“As the rain and the snow come down from heaven, and do not return to it without watering the earth and making it bud and flourish, so that it yields seed for the sower and bread for the eater, so is my word that goes out from my mouth: It will not return to me empty but will accomplish what I desire and achieve the purpose for which I sent it.” (Isaiah 55:10-11) 

Living in Blantyre for 36 years, I have inevitably learned much about David Livingstone. His courage and stamina, his adoption of tribal customs and his facility in learning local dialects and cultures earned him respect that lasts to this day in Africa. This summer I have been learning about another 19th century Scottish missionary whose work is largely unknown here but who is still celebrated and honoured on another continent: John Ross. It is only as recently as May 2022, with significant Korean interest, that the John Ross Memorial Centre opened in the repurposed Free Church building in his home village of Balintore, one of the Seaboard villages of the Black Isle. The 19th century seems replete with such confident, effective, nation-changing missionaries while our own Scottish landscapes are dotted with empty, decaying 19th century church buildings. 

              Ross’s first language was Gaelic, but he had a particular talent for languages, eventually gaining true fluency in eleven languages. There is a record of him home once on furlough preaching to a bemused congregation of Balintore farmers and fishermen: his son had to interrupt him to tell him that he was speaking in a Manchurian dialect and should revert to Gaelic, which he did seamlessly from his next breath onwards. 

              Ross took the view that the Word itself was the most effective evangelist and teacher, replete with its own authority and integrity. It just needed to be released. He immersed himself in the languages and local cultures of China and Korea. Drawn to Korea (Joseon as Ross’s generation knew it), he laboured to codify a Korean alphabet and began to translate the Bible into Korean. After thorough language preparation, he began with Luke’s Gospel but just two years later produced a full translation of the whole Bible into Korean, a monumental achievement.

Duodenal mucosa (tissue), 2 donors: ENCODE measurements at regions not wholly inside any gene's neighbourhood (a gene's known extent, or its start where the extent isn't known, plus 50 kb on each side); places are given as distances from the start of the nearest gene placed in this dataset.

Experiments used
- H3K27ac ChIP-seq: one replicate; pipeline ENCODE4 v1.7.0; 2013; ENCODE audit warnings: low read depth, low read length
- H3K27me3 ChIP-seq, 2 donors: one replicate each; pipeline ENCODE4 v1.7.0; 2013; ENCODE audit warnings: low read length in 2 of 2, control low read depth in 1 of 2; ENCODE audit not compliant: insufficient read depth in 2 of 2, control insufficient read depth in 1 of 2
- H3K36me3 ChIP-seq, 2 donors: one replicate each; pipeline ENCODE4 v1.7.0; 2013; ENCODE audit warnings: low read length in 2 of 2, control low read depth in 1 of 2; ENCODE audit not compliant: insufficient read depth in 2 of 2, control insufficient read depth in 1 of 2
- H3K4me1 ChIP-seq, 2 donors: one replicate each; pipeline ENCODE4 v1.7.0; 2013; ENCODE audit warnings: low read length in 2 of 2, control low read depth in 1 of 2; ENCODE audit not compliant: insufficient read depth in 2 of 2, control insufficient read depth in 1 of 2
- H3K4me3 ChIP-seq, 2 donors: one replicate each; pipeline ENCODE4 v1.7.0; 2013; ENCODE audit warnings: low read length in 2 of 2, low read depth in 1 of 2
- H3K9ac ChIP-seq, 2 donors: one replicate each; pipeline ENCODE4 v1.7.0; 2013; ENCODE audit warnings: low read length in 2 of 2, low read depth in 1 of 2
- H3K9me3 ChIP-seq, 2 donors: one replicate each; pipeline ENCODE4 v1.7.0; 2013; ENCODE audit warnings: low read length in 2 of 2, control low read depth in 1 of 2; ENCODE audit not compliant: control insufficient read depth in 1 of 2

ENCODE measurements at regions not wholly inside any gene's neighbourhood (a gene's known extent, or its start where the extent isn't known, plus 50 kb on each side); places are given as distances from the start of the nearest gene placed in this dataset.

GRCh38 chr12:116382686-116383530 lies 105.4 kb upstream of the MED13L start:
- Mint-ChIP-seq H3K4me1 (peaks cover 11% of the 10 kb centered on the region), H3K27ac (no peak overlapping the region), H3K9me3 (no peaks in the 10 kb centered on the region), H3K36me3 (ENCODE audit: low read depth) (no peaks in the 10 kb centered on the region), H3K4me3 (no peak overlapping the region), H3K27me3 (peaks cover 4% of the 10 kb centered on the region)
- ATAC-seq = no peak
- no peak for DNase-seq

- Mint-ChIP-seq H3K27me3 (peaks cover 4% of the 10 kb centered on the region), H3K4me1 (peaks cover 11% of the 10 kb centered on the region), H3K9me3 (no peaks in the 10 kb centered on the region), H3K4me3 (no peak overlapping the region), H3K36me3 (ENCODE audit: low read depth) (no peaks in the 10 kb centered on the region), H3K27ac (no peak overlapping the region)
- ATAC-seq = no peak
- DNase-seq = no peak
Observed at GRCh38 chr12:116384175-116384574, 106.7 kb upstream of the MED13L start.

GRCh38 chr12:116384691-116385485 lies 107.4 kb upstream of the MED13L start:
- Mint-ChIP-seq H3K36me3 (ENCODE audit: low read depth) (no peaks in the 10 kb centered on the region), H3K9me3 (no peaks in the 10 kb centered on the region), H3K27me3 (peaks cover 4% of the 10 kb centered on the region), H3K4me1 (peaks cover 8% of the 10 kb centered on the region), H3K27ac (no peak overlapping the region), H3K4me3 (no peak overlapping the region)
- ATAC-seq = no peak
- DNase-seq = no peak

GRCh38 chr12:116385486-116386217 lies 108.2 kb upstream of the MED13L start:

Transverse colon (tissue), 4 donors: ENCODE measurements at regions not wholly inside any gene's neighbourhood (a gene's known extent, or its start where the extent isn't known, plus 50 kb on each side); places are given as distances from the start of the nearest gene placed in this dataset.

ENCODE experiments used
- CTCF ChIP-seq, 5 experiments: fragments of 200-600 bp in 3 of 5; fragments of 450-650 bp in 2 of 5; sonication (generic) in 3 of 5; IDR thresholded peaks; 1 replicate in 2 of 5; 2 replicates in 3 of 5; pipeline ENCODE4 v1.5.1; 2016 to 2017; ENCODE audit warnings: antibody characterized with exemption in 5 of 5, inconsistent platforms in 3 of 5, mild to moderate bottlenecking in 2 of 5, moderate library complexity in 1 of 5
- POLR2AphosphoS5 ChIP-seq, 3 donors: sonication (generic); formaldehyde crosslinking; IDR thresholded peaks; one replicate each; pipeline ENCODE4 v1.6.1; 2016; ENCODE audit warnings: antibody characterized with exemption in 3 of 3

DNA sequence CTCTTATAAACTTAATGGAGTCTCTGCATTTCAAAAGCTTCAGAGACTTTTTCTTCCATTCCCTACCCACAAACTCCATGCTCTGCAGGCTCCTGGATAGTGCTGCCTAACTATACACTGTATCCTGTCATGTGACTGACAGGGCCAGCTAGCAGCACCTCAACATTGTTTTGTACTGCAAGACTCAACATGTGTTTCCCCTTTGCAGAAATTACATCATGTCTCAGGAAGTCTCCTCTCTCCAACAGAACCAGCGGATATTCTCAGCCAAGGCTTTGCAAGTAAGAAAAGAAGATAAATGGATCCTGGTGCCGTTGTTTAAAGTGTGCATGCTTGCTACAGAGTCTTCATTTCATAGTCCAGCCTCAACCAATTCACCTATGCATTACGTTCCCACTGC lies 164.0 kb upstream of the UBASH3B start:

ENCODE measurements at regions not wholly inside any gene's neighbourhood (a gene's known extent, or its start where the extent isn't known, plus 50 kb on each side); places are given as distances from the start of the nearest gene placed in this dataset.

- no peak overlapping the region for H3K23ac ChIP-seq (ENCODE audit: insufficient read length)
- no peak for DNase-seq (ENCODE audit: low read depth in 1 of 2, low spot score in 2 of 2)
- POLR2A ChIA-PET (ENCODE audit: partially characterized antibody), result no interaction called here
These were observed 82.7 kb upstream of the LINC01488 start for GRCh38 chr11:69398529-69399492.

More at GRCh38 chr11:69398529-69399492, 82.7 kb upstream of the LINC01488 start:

Within a few short years, using a kashgar, the traditional travelling Chinese merchant’s donkey-drawn cart, Ross had distributed his Korean bibles over a vast area. There is a direct connection between his vision and work, and the fact that 30% of South Koreans today self-identify as Christian and Korean churches currently send out over 20,000 missionaries. 

              “What’s your point, Steve?” Simply this: my own purely subjective concern that in seeking to excel at blending into 21st Century Scottish culture we may have lost our connections with the Word of God and our confidence that God’s Word can achieve the purposes God has for it. We anxiously struggle to defend it from those who class it as ‘hate speech’ while despairing of others who undermine it by side-lining it as ‘culturally irrelevant.’ 

As another 19th century character – Charles Spurgeon – once preached, “There seems to me to have been twice as much done in some ages in defending the Bible as in expounding it, but if the whole of our strength shall henceforth go to the exposition and spreading of it, we may leave it pretty much to defend itself…Open the door and let the lion out; he will take care of himself…The way to meet infidelity is to spread the Bible. The answer to every objection against the Bible is the Bible.” 

(Spurgeon, Speeches at Home and Abroad, his speech at the Annual Meeting of the British and Foreign Bible Society, May 5th, 1875)